# 6 – The Blair Witch Project – Three young filmmakers set out to make a documentary about a legend that haunts Burkittsville, Maryland. The legend of the Blair Witch! The kids end up lost in the heavily wooded area, eventually becoming separated and disappearing, one by one. The Blair Witch Project was the first small, independent found footage to become a mainstream phenomenon and as much as I tend to dislike most mainstream horror, this film making it’s way into the mainstream served to garner more attention for the genre.
# 5 – The Last Exorcism – The story surrounds a Protestant reverend named Marcus Cotton, who had performed exorcisms for the Church, for money, throughout his career, despite the fact that he does not believe in exorcism, demons or anything of the sort. Cotton wants this story of fraud to be known, so he invites a film crew to accompany him on his last exorcism, where he is to “cure” the daughter of a farmer whose livestock have been mysteriously slaughtered, and he believes his daughter is responsible for these killings. However, this unveiling of the “truth” does not go exactly as planned, and the priest’s faith is put to the test. Although many areas of the film fail to have that what I’m watching is real feeling to them that a found footage should have, The Last Exorcism is still one of the best of the genre.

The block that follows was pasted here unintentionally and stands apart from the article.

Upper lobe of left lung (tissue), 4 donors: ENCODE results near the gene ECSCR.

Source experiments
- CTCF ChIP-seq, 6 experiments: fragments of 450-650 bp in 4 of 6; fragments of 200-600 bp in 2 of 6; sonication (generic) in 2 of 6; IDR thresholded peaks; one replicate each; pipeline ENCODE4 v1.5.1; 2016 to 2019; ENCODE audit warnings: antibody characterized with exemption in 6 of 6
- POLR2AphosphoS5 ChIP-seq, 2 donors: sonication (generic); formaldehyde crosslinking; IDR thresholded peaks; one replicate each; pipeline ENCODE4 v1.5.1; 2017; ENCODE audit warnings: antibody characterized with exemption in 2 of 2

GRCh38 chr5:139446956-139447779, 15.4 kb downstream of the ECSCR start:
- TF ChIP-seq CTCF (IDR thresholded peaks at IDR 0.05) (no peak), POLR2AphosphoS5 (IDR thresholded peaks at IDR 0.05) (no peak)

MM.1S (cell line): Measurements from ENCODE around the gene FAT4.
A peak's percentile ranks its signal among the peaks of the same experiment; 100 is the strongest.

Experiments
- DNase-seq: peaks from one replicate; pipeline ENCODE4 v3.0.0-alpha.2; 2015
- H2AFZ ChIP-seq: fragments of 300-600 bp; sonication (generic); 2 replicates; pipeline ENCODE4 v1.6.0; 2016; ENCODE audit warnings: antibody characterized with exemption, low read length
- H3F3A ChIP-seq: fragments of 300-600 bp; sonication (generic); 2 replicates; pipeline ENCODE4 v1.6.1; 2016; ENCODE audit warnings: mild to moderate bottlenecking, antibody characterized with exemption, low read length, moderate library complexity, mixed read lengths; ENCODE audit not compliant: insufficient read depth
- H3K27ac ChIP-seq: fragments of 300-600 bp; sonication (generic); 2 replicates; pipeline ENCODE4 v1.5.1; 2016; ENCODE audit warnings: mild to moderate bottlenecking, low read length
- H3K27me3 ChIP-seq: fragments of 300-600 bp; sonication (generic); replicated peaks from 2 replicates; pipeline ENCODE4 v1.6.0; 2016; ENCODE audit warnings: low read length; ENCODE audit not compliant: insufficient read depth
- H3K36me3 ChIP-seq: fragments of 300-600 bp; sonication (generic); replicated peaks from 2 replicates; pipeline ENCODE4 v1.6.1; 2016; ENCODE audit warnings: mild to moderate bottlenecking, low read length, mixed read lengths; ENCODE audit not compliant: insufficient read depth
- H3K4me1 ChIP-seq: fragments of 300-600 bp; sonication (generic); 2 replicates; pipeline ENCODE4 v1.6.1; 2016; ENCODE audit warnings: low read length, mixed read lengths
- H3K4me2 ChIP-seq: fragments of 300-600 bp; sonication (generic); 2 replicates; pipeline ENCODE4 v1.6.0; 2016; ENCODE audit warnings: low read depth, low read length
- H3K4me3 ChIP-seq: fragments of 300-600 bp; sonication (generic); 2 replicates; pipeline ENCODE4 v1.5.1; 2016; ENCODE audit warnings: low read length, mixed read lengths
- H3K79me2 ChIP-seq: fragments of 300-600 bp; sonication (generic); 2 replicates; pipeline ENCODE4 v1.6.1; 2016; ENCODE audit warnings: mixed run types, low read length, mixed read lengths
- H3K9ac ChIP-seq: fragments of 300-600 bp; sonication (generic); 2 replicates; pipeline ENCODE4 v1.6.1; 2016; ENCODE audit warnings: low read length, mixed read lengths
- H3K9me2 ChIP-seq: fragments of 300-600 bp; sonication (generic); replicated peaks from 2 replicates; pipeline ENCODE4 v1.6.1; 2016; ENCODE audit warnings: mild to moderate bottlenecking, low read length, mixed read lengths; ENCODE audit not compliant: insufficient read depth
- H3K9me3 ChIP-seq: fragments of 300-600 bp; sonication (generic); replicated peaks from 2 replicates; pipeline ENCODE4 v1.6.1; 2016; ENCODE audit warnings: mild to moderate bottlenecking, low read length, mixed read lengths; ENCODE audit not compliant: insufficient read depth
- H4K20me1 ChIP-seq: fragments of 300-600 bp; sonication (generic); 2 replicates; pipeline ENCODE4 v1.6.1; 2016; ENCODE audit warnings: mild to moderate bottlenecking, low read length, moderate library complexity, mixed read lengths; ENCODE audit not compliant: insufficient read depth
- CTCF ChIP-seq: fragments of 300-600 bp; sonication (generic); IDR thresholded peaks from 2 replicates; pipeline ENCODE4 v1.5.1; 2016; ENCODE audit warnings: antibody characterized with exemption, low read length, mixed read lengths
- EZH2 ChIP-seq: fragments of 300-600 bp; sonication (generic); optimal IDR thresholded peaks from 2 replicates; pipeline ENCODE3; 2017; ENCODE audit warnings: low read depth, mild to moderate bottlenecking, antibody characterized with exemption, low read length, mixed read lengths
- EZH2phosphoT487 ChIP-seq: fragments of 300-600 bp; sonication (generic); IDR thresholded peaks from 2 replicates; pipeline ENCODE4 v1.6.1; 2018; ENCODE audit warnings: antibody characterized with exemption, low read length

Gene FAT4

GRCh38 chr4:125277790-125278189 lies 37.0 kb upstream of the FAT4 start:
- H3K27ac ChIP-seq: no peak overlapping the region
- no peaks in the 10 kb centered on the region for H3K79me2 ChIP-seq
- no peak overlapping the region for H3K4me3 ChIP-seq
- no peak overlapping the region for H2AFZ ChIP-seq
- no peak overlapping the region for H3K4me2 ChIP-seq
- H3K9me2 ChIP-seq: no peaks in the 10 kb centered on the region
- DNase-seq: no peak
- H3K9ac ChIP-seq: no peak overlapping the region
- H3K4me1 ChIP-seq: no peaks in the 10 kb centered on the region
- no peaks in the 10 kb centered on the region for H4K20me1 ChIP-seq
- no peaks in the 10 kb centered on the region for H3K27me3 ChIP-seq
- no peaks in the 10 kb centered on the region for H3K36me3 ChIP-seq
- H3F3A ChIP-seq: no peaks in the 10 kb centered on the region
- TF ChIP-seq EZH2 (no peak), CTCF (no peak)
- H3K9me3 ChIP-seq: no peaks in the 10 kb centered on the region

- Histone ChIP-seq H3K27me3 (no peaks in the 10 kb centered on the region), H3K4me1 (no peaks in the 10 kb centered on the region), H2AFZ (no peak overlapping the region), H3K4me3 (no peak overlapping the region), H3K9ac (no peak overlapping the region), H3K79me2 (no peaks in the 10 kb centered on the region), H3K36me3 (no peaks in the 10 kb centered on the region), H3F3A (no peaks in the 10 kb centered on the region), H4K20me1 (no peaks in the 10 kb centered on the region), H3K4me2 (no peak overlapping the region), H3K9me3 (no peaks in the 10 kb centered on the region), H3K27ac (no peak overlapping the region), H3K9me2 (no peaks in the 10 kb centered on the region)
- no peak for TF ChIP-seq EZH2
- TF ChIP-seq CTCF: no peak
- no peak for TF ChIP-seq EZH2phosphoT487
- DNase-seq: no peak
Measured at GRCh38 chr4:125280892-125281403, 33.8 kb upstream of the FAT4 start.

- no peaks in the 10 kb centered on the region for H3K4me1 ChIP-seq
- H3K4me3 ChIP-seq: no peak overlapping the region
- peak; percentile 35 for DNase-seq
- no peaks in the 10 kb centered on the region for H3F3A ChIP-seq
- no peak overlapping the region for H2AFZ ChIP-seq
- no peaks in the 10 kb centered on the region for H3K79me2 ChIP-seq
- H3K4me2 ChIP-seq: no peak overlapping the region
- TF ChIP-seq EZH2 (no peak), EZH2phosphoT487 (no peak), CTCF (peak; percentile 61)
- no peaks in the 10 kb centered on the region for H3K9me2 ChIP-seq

# 4 – REC 2 – Sequel to the film that occupies my number 3 spot, REC 2 takes the viewer back inside the infected apartment building where the first film took place. A group of SWAT team members, led by a rather mysterious man who is definitely aware of exactly what had taken place in the house where the residents, as well as a TV crew and a group of firemen, had met their demise in the original film. He is calling the shots, and will stop at nothing to find the “antidote” to whatever it is that is transforming the infected into hideous monstrosities. The REC films are not only some of the best found footage films, but they are also two of the best horror films of the modern era.